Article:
Friday, January 26, 2007

Nashville Expressive Photographic Interpretation Workshop - March 12-15


Join me for an Expressive Photographic Interpretation workshop in Nashville, Tennesse this March 12-15. Expressive Photographic Interpretation is a creative tool for adding a personalized hand-wrought sensibility to your images. The workshop introduces photographers and artists to this process, providing the basis for implementing a lucrative product niche into a studio's product offerings.

The workshop will be divided into two 2-day sessions: Introductory and In-Depth. Take the one that suits your level, or take both for full immersion in the Expressive Photographic Interpretation process.

The Introductory session will guide you through the process of combining Adobe®Photoshop® and Corel® Painter™ to transform photographs into painted results. I'll simplifies things by demonstrating and teaching the specific tools and principles required for the job. Utilizing exploration-encouraging Safety Net techniques, the class will learn by working along with me on the same image. In two days you'll be transforming photographs into works of art!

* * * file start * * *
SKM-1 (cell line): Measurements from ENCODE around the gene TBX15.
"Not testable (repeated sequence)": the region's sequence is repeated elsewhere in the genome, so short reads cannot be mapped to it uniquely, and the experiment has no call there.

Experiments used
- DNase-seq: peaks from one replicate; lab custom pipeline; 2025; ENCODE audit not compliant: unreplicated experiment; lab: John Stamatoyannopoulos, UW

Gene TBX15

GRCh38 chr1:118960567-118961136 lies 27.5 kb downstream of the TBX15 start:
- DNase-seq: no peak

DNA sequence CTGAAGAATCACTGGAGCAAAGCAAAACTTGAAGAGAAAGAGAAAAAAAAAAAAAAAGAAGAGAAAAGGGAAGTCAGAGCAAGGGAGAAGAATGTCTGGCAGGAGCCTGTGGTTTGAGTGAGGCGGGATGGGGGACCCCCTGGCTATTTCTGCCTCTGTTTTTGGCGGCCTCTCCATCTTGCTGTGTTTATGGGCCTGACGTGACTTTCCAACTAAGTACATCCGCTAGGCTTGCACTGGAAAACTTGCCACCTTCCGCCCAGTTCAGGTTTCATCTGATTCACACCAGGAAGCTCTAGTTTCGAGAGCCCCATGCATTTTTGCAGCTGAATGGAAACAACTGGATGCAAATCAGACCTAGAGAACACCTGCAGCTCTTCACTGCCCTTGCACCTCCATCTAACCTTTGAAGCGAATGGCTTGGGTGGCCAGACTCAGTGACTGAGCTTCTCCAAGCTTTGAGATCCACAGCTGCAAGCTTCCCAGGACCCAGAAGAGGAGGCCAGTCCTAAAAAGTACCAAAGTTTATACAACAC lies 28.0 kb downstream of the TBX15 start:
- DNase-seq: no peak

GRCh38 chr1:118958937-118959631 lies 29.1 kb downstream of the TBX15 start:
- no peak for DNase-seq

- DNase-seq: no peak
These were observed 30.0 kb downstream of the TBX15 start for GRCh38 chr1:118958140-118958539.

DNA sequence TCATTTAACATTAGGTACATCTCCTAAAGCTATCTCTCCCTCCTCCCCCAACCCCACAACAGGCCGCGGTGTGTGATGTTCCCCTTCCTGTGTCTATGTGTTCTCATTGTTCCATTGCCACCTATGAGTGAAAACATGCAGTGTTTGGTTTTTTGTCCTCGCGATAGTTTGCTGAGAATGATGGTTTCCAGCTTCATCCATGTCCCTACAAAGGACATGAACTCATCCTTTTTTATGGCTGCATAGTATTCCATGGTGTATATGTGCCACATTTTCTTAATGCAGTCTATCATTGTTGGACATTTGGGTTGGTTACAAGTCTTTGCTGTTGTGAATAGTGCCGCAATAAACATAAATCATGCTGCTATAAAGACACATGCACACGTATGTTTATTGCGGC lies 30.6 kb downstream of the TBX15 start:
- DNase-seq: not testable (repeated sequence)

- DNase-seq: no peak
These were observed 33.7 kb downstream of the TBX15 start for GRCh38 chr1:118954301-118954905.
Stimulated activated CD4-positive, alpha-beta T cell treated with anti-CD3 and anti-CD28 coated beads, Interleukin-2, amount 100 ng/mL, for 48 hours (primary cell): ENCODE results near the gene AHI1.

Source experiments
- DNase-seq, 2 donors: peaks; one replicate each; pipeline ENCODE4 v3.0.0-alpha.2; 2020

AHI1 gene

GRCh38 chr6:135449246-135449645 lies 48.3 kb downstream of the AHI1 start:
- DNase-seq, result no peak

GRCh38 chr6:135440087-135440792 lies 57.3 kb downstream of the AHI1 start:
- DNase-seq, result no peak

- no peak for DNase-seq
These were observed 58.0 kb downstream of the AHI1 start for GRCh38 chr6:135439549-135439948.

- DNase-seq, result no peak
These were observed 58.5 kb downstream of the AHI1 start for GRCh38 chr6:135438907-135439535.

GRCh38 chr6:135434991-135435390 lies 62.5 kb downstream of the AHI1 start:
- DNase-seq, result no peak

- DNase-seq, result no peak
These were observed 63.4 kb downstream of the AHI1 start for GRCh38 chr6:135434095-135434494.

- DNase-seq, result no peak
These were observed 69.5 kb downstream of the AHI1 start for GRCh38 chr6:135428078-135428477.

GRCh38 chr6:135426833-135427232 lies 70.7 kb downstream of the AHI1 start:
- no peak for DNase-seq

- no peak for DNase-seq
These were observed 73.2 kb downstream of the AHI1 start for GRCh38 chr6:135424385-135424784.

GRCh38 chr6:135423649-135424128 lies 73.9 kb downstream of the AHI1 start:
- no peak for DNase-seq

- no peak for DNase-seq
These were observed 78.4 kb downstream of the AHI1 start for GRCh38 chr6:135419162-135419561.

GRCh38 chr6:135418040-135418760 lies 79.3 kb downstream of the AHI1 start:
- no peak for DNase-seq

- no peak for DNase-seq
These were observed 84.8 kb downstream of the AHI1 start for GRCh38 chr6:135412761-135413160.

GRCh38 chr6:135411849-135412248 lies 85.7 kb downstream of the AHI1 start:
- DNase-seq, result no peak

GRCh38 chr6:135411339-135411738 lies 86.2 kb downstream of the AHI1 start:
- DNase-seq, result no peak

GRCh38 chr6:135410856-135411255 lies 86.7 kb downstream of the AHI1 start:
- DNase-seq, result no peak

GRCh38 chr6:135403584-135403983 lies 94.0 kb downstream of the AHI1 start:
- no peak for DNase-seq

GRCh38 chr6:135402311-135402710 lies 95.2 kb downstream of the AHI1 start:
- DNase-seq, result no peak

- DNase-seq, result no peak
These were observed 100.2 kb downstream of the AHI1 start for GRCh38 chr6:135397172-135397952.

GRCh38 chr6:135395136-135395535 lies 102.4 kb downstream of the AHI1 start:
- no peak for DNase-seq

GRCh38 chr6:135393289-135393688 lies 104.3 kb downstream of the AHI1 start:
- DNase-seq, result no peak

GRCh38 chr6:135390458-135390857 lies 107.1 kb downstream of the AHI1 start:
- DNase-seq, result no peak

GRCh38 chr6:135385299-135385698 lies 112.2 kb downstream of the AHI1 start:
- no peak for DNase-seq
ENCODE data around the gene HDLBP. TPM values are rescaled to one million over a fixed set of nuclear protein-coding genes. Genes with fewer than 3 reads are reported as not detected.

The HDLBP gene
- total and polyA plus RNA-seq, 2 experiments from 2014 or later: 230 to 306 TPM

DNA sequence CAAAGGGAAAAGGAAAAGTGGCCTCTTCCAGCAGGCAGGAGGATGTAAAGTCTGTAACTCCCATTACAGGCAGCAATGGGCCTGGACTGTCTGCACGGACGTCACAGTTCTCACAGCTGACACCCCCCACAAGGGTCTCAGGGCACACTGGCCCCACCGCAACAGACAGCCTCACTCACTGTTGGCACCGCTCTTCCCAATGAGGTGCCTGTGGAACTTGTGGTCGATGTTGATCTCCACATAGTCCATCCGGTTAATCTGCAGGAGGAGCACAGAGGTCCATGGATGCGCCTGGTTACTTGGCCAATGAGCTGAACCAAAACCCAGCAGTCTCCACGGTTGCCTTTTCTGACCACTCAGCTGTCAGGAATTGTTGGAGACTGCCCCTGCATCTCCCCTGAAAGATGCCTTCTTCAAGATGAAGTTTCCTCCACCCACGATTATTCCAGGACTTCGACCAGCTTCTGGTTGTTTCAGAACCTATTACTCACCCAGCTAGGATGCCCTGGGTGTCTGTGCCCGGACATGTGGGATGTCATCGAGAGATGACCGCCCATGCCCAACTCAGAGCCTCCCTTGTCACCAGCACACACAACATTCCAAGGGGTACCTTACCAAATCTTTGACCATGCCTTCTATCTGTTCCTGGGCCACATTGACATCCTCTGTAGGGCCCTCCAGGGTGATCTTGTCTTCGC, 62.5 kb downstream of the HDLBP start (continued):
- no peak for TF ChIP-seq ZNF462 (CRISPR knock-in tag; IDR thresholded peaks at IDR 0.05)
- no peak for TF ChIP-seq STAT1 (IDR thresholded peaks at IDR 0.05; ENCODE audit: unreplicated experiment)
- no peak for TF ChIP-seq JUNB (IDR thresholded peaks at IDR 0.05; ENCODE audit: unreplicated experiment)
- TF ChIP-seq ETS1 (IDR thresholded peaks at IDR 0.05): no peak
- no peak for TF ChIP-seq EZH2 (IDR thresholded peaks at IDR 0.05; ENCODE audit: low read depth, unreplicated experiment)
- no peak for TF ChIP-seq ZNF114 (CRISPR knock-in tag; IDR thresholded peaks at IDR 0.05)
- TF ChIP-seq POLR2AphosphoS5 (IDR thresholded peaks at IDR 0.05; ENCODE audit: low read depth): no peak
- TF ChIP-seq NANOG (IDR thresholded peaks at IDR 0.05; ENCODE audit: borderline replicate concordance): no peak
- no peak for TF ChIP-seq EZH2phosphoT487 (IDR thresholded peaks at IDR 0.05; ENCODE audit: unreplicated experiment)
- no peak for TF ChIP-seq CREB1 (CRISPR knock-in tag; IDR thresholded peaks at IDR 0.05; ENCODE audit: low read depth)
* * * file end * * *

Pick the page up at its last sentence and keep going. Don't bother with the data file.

In the In-Depth session, using either the concepts learned in the Introductory session or your own advanced Photoshop and Painter skills, you'll apply expressive painting techniques to your own photographs. Areas of focus will include image preparation in Photoshop, digital lighting-enhancement techniques, and emphasis of the the subject's face. I'll be using students' work-in-progress to demonstrate specific technical and creative solutions to the class.

Tuition for either of the 2-Day sessions is $350. Or take both for $600!

For more information and registration, you can visit the Nashville Workshop webpage.

Monday, January 22, 2007

The Genie is Out of the Bottle

There is a lively discussion going on at the TexasPhotoForum debating the validity of "photoshopped" images represented in the International Print Competition held annually by the Professional Photographers of America.